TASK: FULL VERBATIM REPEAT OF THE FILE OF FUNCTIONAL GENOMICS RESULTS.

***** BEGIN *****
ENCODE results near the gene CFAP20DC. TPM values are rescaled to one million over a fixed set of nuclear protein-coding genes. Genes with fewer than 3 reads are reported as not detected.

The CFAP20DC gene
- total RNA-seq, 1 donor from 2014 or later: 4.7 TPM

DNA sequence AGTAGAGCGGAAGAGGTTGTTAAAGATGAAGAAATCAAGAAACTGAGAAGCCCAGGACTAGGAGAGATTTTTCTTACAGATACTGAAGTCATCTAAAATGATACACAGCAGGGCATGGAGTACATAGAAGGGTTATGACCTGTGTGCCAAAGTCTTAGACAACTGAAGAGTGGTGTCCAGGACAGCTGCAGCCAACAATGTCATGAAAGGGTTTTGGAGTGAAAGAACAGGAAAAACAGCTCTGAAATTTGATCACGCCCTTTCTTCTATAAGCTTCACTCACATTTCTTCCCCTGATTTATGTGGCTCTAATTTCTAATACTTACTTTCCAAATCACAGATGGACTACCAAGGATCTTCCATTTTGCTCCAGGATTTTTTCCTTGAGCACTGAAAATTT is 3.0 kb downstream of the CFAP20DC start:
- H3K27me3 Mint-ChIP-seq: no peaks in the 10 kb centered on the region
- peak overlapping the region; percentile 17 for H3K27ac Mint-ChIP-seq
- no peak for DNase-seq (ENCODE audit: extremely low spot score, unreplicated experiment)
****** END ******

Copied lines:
ENCODE results near the gene CFAP20DC. TPM values are rescaled to one million over a fixed set of nuclear protein-coding genes. Genes with fewer than 3 reads are reported as not detected.

The CFAP20DC gene
- total RNA-seq, 1 donor from 2014 or later: 4.7 TPM

DNA sequence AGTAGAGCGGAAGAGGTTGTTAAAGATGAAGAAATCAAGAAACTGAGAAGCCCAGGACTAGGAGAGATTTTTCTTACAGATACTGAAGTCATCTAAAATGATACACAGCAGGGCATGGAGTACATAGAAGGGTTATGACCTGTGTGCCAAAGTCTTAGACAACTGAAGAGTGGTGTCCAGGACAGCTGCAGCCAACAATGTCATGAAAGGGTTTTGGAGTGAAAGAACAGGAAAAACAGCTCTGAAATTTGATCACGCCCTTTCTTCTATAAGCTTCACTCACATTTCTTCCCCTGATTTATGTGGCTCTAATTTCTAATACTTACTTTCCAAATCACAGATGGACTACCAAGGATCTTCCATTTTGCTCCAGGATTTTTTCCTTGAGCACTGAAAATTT is 3.0 kb downstream of the CFAP20DC start:
- H3K27me3 Mint-ChIP-seq: no peaks in the 10 kb centered on the region
- peak overlapping the region; percentile 17 for H3K27ac Mint-ChIP-seq
- no peak for DNase-seq (ENCODE audit: extremely low spot score, unreplicated experiment)